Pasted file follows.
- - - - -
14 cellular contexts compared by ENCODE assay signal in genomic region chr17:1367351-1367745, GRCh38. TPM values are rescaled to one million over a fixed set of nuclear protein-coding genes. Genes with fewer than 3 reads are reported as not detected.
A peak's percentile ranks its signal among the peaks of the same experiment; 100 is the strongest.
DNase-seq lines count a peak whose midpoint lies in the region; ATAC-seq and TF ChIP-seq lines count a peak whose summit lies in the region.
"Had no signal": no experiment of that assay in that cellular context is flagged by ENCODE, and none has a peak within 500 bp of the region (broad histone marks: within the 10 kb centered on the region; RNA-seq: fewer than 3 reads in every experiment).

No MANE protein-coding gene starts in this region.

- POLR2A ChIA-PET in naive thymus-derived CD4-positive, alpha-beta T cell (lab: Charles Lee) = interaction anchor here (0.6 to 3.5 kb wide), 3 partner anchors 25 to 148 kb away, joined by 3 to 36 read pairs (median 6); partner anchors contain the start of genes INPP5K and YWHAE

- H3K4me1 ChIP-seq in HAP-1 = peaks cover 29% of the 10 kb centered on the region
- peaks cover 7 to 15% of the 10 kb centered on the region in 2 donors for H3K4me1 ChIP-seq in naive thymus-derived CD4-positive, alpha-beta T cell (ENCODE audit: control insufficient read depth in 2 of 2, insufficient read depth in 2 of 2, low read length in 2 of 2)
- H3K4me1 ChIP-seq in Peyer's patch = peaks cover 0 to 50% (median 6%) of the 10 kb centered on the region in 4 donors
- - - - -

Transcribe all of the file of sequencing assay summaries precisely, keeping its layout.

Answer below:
14 cellular contexts compared by ENCODE assay signal in genomic region chr17:1367351-1367745, GRCh38. TPM values are rescaled to one million over a fixed set of nuclear protein-coding genes. Genes with fewer than 3 reads are reported as not detected.
A peak's percentile ranks its signal among the peaks of the same experiment; 100 is the strongest.
DNase-seq lines count a peak whose midpoint lies in the region; ATAC-seq and TF ChIP-seq lines count a peak whose summit lies in the region.
"Had no signal": no experiment of that assay in that cellular context is flagged by ENCODE, and none has a peak within 500 bp of the region (broad histone marks: within the 10 kb centered on the region; RNA-seq: fewer than 3 reads in every experiment).

No MANE protein-coding gene starts in this region.

- POLR2A ChIA-PET in naive thymus-derived CD4-positive, alpha-beta T cell (lab: Charles Lee) = interaction anchor here (0.6 to 3.5 kb wide), 3 partner anchors 25 to 148 kb away, joined by 3 to 36 read pairs (median 6); partner anchors contain the start of genes INPP5K and YWHAE

- H3K4me1 ChIP-seq in HAP-1 = peaks cover 29% of the 10 kb centered on the region
- peaks cover 7 to 15% of the 10 kb centered on the region in 2 donors for H3K4me1 ChIP-seq in naive thymus-derived CD4-positive, alpha-beta T cell (ENCODE audit: control insufficient read depth in 2 of 2, insufficient read depth in 2 of 2, low read length in 2 of 2)
- H3K4me1 ChIP-seq in Peyer's patch = peaks cover 0 to 50% (median 6%) of the 10 kb centered on the region in 4 donors